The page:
Tuesday, September 29, 2009
Home Birth Just as Safe or Safer Than Hospital Birth
A new study by Canadian researchers published in the Canadian Medical Association Journal (CMAJ) concludes that planned home births with a midwife in attendance have comparable or better outcomes than hospital births in Canada.
The researchers explain:
"Planned home birth attended by a registered midwife was associated with very low and comparable rates of perinatal death and reduced rates of obstetric interventions and other adverse perinatal outcomes compared with planned hospital birth attended by a midwife or physician."
Canadian families who chose to give birth at home suffered from fewer iatrogenic complications, according to the study which compared data from over 2,500 births in British Columbia. Women birthing at home were less likely to experience:
-Electronic fetal monitoring
-Augmentation of labor (this is a fancy way of saying drug-induced labor, which can be very painful and have other negative consequences)
-Assisted vaginal delivery
Better for the Mother, Better for the Baby
The researchers write: "Compared with women who planned a midwife-attended hospital birth, those who planned a home birth were less likely to have a newborn who had birth trauma, required resuscitation at birth, or required oxygen therapy beyond 24 hours."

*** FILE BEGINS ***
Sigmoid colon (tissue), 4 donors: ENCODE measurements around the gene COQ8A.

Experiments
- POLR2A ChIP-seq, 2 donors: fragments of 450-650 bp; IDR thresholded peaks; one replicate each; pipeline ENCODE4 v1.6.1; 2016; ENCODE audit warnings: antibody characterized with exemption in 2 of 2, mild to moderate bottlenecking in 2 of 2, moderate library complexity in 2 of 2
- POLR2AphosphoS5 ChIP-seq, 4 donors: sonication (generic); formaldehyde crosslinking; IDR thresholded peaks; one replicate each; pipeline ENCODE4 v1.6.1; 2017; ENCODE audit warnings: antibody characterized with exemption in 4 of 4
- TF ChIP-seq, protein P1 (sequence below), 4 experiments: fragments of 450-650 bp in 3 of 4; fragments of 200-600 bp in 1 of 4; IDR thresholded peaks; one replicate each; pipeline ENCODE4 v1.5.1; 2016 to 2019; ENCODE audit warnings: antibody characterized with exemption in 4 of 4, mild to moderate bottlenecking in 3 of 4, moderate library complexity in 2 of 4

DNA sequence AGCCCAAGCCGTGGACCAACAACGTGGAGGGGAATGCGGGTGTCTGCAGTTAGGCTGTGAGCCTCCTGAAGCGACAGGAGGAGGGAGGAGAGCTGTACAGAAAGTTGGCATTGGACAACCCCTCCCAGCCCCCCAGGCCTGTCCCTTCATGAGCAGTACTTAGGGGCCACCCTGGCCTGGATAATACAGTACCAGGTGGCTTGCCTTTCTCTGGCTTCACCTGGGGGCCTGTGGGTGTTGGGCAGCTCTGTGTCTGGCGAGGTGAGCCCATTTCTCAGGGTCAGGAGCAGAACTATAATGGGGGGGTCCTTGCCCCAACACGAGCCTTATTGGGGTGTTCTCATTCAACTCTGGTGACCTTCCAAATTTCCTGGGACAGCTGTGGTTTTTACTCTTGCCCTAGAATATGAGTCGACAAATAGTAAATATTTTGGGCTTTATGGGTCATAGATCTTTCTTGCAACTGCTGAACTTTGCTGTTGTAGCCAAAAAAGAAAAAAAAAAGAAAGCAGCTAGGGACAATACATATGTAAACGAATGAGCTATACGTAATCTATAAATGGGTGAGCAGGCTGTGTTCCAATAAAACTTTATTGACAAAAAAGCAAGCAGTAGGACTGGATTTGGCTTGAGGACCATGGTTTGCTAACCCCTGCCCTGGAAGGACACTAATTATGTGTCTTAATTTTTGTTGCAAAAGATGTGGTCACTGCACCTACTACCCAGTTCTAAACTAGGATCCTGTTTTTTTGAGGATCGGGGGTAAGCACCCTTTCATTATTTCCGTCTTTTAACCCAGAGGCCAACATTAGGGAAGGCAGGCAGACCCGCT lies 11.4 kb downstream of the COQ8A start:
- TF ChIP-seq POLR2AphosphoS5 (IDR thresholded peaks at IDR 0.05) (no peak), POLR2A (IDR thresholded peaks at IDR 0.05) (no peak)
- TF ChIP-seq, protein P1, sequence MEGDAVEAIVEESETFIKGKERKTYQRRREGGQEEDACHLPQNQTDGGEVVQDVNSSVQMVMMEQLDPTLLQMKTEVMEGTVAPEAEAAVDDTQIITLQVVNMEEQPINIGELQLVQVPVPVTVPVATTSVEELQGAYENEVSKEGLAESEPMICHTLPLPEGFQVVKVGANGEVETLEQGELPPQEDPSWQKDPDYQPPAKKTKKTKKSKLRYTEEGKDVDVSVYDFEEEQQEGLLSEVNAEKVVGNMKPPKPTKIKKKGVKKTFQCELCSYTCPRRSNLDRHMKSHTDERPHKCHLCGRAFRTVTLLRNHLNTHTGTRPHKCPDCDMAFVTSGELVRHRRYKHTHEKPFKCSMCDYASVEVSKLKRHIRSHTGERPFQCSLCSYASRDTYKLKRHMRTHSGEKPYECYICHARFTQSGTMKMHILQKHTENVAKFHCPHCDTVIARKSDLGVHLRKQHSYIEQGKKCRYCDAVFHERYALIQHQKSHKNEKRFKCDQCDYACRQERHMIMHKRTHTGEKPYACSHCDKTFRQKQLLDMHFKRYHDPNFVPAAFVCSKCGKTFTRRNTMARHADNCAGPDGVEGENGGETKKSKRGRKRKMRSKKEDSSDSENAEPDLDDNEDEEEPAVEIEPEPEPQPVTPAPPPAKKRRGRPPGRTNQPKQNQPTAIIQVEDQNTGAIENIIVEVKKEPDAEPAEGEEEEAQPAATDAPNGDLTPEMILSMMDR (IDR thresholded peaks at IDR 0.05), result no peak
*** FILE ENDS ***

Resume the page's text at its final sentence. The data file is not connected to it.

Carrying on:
You can read the entire study here.
So should you consider a home birth? Yes. Even the most conservative birth advisors will tell an expectant couple to labor at home for as long as possible to avoid unnecessary complications at the hospital. Ina May Gaskin, perhaps the most famous midwife in America, estimates that the first stage of labor (that is, before pushing) usually takes at least 15 hours but in a hospital women are rushed, stressed out, and on a time line. They are told their bodies are inadequate or they are having "failure to progress," even though normal, healthy labors can take three or four days and this kind of negative feedback can discourage a laboring woman and make her doubt herself and her body's ability to birth. If an animal in nature is laboring and senses a predator (comparable to a discouraging doctor in a hospital), her labor will stop. In America, the more a doctor intervenes, the more money the hospital makes. How can we trust people who have a vested monetary interest in medicalizing labor to make the right decisions?
Birth is a natural process that women have been doing successfully (out of the hospital) for thousands of years.
The safest thing you can do for your wife, yourself, and your baby is stay home.